Raise Your Hand If You Need Work

By: Joe Gagnon Email
By: Joe Gagnon Email

The Mesa County Workforce Center says it's been flooded with people looking for work after being laid off, but, even with all the extra workers, there's still one part time job struggling to keep perfect attendance.
When the economy sours, some people head to classroom.
Not to learn, but to teach.
Whenever and wherever it's needed as a substitute teacher.
Including Megan McFarland, a math sub at Grand Junction High School.
Her dream job, to teach full time.
She says this is her foot into her own classroom door, "It gives you an edge on the other applicants."
David Sleeper started for the brush towards an art career, instead, he headed to the whiteboard for a teaching career.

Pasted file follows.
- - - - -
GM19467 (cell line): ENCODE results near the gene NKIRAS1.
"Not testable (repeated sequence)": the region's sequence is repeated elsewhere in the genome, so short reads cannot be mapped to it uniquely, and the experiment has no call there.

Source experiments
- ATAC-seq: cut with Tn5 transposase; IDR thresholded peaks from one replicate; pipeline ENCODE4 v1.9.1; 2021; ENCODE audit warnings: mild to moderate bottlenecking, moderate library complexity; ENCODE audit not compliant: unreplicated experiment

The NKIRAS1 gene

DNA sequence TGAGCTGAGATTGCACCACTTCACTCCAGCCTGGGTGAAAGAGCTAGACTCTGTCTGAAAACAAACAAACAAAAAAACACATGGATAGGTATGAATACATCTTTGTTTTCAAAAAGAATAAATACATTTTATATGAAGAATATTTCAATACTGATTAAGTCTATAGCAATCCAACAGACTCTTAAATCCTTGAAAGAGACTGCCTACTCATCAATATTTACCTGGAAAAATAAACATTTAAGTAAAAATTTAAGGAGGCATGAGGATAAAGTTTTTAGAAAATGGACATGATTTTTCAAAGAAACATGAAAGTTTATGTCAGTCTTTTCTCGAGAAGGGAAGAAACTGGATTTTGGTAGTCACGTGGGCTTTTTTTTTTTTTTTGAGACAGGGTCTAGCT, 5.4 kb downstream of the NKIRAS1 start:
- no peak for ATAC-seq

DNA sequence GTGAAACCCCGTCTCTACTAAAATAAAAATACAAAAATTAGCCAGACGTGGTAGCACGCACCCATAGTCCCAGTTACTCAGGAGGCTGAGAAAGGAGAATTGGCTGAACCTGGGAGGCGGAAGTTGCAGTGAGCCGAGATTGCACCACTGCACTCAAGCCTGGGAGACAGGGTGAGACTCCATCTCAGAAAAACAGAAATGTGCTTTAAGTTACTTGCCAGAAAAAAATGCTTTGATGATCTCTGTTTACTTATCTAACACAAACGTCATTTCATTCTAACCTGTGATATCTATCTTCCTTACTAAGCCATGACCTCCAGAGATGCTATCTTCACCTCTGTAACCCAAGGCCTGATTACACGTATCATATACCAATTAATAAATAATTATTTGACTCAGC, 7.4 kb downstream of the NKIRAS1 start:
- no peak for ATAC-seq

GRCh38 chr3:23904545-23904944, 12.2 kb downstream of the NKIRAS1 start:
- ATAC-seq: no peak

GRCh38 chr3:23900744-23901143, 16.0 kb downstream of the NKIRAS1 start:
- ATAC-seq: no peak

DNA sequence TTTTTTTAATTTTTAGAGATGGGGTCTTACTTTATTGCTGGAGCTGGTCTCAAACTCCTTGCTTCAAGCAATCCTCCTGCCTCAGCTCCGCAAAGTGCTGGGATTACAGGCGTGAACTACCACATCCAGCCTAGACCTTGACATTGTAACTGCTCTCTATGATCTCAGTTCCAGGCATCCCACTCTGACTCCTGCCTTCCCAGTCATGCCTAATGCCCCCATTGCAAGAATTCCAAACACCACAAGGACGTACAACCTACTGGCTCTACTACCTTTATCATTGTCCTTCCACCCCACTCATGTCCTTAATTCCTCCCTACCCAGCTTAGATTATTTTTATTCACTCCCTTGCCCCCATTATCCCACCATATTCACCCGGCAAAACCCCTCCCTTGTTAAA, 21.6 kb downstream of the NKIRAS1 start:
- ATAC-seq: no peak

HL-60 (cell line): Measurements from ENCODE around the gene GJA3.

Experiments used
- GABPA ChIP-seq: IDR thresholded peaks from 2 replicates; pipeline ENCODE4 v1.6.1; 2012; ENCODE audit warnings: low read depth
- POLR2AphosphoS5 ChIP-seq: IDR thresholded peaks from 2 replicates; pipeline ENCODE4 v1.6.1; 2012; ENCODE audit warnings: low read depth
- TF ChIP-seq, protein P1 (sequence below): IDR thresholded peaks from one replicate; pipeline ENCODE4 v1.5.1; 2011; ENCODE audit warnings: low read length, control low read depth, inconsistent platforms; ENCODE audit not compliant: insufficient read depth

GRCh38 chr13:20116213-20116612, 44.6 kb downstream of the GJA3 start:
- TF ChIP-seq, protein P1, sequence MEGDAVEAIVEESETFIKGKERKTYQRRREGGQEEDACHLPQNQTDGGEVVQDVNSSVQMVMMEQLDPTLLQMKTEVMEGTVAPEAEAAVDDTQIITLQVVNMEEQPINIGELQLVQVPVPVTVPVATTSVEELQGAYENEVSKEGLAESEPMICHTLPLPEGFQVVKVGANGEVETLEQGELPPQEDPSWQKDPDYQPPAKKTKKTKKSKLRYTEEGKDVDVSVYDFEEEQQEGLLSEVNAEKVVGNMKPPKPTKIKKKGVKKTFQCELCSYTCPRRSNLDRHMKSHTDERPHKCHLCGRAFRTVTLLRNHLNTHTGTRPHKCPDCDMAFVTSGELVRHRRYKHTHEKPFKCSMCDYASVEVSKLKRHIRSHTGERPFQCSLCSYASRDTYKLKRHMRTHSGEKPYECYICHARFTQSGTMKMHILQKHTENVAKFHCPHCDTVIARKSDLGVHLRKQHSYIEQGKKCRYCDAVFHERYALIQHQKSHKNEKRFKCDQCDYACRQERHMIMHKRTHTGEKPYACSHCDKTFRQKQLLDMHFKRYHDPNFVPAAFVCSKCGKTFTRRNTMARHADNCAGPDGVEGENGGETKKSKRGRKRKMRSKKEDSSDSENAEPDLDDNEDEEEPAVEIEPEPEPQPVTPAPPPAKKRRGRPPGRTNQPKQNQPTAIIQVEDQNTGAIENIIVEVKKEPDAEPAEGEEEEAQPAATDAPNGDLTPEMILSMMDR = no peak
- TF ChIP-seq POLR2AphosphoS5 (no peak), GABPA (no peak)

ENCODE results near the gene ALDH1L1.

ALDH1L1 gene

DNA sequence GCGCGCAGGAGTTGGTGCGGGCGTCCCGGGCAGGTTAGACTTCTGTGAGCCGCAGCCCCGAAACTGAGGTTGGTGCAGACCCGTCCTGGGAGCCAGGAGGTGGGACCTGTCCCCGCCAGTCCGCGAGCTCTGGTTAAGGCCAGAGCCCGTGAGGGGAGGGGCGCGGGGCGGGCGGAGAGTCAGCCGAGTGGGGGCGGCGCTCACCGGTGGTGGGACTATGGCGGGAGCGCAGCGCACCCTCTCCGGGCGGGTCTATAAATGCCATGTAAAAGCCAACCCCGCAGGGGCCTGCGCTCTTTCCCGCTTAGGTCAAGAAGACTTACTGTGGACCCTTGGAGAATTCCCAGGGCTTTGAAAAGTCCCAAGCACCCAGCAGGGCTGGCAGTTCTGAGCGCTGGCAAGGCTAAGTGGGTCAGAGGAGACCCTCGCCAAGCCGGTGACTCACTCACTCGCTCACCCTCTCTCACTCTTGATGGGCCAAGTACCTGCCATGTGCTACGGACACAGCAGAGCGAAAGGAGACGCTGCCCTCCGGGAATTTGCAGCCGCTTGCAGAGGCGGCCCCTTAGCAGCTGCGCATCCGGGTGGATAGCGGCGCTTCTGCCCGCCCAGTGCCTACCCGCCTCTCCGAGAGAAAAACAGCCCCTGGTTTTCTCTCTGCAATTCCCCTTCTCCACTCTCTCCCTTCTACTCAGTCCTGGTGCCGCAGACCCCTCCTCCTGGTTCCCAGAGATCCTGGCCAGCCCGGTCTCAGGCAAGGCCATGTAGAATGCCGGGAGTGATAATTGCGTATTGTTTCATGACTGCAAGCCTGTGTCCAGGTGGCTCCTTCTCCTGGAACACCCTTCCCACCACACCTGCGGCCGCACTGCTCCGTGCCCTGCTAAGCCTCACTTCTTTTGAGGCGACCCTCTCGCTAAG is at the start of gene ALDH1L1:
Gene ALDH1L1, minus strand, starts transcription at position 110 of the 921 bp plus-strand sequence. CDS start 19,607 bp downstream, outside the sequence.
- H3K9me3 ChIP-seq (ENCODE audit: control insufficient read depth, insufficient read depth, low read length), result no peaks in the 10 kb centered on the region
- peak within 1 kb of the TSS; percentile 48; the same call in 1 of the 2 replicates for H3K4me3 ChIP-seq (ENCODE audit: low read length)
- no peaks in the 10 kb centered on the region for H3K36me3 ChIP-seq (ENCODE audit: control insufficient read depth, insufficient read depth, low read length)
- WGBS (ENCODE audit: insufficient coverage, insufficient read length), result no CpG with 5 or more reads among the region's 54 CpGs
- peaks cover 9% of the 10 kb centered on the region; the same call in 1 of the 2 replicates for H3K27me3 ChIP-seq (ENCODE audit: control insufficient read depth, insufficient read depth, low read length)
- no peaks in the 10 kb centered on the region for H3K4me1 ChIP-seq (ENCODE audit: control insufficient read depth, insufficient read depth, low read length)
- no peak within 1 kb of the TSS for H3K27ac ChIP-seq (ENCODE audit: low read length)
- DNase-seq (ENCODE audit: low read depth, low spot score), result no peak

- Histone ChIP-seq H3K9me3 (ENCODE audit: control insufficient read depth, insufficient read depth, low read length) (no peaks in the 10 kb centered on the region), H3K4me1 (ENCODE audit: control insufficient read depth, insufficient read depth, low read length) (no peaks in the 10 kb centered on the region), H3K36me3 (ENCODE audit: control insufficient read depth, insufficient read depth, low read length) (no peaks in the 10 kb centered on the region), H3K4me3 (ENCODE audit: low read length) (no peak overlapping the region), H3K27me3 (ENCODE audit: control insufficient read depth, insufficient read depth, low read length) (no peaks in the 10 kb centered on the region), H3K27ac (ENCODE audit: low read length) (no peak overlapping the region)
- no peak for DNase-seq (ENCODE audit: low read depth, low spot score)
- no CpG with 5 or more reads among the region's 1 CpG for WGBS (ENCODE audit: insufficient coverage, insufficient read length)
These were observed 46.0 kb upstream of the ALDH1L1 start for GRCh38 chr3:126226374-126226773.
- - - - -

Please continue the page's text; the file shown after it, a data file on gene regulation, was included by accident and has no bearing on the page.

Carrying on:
"It's just really easy to roll into substituting," he says.
Or is it?
According to a national group called the Substitute Teaching Division, applications for new substitute teachers are way up across the country.
Many are trying to make ends meet after they've been laid off.
All you need to get the job is a college degree and pass an assessment test, to make fifty to a hundred bucks for a day's work.
It's been so popular, some school districts aren't hiring any more substitutes, but in Mesa County, Sleeper says there's a shortage.
Maybe that trend will change, but this is one part–time gig Megan and David hope stays a secret.
Sorry guys, the secret's out.


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